As is often the case, the lectern takes the form of the eagle associated with St John, traditional author of the fourth gospel and the Apocalypse

29 June 2017

27 June 2017

26 June 2017

25 June 2017

24 June 2017

22 June 2017

Haiku 2017/173

imagined birdsong
filled the space between the clouds
and the dull office

21 June 2017

Haiku 2017/172

lots of wine for sale
but who will sell me moonlight
and a spring evening

20 June 2017

19 June 2017

18 June 2017

17 June 2017

Haiku 2017/168

it's summer outside
but leaves continue to fall
will they be swept up

Haiku 2017/159-167

2017/167 (16 June 2017)
wilting in the sun
cut flowers in the market
the bees buzz away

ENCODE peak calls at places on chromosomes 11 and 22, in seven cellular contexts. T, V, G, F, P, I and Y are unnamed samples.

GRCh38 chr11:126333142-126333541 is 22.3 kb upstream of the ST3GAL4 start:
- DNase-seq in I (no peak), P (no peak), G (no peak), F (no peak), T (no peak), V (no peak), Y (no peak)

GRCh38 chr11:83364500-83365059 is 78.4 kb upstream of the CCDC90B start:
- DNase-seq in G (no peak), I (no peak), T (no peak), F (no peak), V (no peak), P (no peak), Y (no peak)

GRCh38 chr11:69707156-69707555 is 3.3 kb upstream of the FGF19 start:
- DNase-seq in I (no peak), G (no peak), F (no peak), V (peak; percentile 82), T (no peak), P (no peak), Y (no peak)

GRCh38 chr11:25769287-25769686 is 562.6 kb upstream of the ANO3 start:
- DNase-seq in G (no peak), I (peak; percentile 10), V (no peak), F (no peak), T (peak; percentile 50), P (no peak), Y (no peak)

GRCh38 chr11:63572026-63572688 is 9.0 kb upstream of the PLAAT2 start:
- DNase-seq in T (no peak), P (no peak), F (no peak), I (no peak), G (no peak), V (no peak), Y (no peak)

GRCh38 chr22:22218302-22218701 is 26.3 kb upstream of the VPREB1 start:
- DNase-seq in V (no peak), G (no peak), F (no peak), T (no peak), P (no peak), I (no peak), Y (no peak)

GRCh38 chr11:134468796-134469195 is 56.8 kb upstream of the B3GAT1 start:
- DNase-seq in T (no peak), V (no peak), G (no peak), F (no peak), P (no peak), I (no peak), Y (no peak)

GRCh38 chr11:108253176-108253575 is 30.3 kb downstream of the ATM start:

*******

2017/166 (15 June 2017)
the rock continues
washed by unending waters
pebbles roll away

*******

2017/165 (14 June 2017)
winds direct the clouds
winds pull leaves from off the trees
they swirl around me

*******

2017/164 (13 June 2017)
within this building
an unexpected fountain
drowning the city

*******

2017/163 (12 June 2017)
New England gravestones
knocked sideways by wind and rain
O the fresh green grass

*******

2017/162 (11 June 2017)
in my old station
a frail voice sings this warning:
que sera, sera

*******

2017/161 (10 June 2017)
these drooping blossoms
lovely in their long pale deaths
there is only now

*******

2017/160 (9 June 2017)
New things shock old eyes.
New things turn into old things.
This is what happens.

*******

2017/159 (8 June 2017)
climbing up the hills
serried ranks of boxy homes
as the trees retreat

16 June 2017

The chap in the macintosh is thirteen